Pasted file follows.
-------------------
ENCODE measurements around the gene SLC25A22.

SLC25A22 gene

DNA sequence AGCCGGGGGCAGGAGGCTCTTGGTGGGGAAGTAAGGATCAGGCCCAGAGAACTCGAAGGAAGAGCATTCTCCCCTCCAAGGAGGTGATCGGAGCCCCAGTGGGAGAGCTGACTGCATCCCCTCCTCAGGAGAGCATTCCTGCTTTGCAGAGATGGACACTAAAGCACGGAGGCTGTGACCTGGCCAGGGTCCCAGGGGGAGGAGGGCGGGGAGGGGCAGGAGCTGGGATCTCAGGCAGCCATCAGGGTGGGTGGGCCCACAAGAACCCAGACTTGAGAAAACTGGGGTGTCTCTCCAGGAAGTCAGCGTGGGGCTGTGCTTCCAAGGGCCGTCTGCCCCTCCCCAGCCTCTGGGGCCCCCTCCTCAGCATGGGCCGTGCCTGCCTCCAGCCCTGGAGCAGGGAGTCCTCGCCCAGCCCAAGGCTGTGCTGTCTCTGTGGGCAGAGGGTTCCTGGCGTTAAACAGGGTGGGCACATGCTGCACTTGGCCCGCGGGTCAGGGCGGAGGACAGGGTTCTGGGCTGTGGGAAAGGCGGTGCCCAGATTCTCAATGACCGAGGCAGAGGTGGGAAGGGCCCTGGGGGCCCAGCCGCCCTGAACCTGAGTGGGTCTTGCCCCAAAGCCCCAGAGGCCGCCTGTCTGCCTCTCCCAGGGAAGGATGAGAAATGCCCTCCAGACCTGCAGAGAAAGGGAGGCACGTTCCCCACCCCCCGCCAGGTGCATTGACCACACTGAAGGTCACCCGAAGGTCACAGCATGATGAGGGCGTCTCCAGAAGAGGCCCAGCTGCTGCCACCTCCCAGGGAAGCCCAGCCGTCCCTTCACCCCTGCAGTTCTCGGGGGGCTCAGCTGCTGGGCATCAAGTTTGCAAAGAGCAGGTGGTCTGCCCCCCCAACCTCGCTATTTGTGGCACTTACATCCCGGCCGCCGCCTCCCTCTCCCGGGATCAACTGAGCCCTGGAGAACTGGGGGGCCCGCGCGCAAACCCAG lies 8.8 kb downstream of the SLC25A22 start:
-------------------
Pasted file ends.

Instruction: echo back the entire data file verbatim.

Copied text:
ENCODE measurements around the gene SLC25A22.

SLC25A22 gene

DNA sequence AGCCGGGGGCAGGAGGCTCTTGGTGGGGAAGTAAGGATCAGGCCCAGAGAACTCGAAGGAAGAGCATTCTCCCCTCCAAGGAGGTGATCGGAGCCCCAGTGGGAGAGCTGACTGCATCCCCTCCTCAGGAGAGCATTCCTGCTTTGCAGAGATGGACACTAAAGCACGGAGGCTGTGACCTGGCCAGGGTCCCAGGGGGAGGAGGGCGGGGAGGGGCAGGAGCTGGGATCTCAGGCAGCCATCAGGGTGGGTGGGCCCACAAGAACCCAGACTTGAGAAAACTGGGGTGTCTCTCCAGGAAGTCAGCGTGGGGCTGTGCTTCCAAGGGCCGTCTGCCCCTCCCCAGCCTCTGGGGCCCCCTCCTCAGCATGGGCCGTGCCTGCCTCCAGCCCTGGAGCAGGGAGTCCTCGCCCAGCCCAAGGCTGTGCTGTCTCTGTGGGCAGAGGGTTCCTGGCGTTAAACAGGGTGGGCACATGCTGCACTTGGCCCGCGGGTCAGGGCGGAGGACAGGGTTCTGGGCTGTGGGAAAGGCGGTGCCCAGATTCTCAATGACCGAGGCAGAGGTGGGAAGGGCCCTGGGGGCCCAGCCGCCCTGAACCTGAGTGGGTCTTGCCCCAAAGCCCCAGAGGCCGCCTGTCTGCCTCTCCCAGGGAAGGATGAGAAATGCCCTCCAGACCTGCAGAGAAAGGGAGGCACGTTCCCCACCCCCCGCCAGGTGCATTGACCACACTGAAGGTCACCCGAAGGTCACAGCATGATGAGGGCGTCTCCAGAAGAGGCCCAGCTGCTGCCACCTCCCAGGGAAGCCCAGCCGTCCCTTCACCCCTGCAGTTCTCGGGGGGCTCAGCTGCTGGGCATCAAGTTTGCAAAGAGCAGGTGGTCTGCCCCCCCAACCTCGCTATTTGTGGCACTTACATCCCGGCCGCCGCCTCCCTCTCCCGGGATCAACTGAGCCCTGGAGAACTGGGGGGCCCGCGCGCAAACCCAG lies 8.8 kb downstream of the SLC25A22 start: